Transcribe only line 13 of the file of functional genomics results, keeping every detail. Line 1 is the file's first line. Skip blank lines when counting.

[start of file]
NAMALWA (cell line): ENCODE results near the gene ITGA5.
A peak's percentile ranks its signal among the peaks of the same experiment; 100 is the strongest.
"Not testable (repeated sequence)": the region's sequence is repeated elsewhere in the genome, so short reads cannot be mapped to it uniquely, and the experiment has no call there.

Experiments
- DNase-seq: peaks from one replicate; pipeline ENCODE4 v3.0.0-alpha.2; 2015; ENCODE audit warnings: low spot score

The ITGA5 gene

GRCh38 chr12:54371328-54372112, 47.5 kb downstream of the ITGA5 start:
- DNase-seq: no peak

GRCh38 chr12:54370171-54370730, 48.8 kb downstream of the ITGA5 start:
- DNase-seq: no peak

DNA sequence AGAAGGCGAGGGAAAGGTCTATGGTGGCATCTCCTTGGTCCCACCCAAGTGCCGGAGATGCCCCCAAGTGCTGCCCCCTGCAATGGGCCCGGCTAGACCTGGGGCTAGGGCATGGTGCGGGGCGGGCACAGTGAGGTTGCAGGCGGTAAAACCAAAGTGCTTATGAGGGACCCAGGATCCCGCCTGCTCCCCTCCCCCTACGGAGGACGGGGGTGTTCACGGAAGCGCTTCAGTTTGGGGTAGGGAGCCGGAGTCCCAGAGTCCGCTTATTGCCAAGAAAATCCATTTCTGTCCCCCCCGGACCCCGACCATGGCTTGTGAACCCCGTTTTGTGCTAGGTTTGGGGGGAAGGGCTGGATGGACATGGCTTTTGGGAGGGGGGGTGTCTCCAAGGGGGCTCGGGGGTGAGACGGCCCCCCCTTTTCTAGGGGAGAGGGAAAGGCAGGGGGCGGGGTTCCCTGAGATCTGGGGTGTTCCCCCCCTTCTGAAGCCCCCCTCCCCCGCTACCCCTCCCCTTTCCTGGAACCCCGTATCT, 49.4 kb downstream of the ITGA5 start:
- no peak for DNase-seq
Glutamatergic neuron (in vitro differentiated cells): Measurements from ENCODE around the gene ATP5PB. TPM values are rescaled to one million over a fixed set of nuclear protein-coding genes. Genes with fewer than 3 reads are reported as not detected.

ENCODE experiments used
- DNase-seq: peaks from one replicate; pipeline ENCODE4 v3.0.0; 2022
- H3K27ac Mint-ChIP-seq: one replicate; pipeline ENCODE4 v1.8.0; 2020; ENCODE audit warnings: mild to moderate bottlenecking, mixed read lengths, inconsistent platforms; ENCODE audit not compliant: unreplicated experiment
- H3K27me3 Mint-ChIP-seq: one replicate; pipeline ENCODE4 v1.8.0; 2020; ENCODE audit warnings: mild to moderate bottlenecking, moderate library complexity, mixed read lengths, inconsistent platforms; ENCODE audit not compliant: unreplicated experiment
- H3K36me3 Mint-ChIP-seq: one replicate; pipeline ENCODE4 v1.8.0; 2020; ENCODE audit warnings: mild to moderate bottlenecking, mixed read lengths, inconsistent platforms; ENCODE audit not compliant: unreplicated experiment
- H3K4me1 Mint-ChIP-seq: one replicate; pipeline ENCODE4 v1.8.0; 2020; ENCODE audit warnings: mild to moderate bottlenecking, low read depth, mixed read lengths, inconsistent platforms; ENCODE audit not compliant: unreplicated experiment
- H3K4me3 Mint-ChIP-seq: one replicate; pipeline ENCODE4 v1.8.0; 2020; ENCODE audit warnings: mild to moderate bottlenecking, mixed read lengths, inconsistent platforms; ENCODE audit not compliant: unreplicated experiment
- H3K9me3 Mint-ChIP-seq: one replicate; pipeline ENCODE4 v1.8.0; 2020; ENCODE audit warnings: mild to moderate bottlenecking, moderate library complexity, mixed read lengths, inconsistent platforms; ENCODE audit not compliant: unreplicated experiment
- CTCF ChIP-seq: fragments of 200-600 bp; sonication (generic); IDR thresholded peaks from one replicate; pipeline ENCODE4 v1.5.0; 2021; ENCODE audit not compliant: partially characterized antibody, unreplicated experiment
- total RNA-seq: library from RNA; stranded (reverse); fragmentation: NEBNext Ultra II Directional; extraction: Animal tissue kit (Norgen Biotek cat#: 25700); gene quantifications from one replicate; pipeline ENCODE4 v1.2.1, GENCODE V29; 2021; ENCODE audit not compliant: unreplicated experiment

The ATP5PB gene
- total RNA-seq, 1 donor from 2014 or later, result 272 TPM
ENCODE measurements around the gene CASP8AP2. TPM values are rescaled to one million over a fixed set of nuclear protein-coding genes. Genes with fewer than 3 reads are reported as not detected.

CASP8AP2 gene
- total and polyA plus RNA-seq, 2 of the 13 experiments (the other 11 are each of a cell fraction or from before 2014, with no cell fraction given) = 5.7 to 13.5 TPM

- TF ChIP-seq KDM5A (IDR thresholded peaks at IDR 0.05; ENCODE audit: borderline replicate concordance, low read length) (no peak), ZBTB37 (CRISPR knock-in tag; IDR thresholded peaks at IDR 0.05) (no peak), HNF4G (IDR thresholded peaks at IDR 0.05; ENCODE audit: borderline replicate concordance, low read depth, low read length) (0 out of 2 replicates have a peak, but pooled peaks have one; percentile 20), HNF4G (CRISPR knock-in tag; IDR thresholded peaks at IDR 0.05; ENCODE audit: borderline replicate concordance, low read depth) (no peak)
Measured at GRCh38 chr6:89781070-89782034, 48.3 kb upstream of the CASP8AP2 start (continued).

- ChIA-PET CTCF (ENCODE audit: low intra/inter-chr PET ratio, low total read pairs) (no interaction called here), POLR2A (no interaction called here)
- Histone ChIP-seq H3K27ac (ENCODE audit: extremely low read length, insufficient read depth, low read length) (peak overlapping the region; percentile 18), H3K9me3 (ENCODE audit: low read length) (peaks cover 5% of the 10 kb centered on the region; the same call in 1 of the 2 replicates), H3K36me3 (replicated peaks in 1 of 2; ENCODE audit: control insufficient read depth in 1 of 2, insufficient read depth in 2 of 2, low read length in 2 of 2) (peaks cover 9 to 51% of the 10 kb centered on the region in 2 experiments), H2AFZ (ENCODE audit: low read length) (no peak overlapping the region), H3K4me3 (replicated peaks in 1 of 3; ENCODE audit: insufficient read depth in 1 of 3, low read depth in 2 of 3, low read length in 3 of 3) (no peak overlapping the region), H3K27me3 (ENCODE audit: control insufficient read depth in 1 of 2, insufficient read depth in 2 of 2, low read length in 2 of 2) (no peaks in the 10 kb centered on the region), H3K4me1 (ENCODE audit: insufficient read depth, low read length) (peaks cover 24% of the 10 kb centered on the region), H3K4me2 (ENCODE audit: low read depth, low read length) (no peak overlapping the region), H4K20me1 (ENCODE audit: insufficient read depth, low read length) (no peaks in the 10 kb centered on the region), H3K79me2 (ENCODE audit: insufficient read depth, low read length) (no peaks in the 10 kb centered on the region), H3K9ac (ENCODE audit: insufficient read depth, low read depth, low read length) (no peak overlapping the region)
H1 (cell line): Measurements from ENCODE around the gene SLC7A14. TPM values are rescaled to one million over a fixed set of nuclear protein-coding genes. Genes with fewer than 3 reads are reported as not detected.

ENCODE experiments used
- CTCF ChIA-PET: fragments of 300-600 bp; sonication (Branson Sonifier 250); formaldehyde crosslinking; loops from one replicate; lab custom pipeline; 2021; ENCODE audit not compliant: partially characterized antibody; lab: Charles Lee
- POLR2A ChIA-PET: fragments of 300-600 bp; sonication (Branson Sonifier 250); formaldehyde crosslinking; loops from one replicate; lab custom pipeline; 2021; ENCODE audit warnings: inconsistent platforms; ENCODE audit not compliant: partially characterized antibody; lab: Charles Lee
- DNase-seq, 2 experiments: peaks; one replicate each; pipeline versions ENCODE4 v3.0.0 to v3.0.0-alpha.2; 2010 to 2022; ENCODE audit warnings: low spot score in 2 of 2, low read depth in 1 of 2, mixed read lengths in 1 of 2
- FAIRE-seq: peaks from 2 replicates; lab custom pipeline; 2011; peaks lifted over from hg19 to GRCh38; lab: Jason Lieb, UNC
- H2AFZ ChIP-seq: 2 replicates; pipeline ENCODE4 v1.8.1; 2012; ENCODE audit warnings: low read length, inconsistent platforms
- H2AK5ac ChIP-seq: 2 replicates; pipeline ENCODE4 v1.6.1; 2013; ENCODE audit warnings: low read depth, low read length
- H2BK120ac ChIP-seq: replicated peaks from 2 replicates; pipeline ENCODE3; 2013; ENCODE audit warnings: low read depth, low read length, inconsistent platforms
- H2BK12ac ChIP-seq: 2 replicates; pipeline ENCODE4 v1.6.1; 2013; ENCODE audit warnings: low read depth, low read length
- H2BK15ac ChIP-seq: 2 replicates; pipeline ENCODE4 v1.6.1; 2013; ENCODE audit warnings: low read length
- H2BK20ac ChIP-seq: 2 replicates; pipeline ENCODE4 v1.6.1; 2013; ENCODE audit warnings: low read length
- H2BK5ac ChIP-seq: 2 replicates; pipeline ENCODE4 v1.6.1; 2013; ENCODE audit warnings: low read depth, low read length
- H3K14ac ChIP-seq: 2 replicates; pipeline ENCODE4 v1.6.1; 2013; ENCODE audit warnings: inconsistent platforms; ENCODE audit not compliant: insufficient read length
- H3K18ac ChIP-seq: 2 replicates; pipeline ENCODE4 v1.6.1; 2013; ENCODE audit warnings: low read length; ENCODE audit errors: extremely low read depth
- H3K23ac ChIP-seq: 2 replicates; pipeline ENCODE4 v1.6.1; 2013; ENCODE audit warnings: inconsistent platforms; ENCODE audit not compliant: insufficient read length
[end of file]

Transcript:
Glutamatergic neuron (in vitro differentiated cells): Measurements from ENCODE around the gene ATP5PB. TPM values are rescaled to one million over a fixed set of nuclear protein-coding genes. Genes with fewer than 3 reads are reported as not detected.